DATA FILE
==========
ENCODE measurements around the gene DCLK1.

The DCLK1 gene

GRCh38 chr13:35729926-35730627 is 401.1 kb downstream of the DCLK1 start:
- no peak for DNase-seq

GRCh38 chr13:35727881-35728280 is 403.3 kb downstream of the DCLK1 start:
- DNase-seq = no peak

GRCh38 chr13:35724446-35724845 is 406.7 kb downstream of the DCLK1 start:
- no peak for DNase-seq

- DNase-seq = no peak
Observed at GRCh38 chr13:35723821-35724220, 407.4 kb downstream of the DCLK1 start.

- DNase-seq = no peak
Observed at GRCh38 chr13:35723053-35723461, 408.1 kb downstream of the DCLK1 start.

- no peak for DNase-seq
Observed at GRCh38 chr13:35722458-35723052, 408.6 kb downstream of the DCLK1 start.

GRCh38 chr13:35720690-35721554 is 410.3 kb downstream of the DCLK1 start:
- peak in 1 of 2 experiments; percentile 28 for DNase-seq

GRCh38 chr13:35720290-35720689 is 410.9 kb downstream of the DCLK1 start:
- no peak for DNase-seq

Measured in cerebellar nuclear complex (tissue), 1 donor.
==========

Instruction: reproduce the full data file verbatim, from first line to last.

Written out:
ENCODE measurements around the gene DCLK1.

The DCLK1 gene

GRCh38 chr13:35729926-35730627 is 401.1 kb downstream of the DCLK1 start:
- no peak for DNase-seq

GRCh38 chr13:35727881-35728280 is 403.3 kb downstream of the DCLK1 start:
- DNase-seq = no peak

GRCh38 chr13:35724446-35724845 is 406.7 kb downstream of the DCLK1 start:
- no peak for DNase-seq

- DNase-seq = no peak
Observed at GRCh38 chr13:35723821-35724220, 407.4 kb downstream of the DCLK1 start.

- DNase-seq = no peak
Observed at GRCh38 chr13:35723053-35723461, 408.1 kb downstream of the DCLK1 start.

- no peak for DNase-seq
Observed at GRCh38 chr13:35722458-35723052, 408.6 kb downstream of the DCLK1 start.

GRCh38 chr13:35720690-35721554 is 410.3 kb downstream of the DCLK1 start:
- peak in 1 of 2 experiments; percentile 28 for DNase-seq

GRCh38 chr13:35720290-35720689 is 410.9 kb downstream of the DCLK1 start:
- no peak for DNase-seq

Measured in cerebellar nuclear complex (tissue), 1 donor.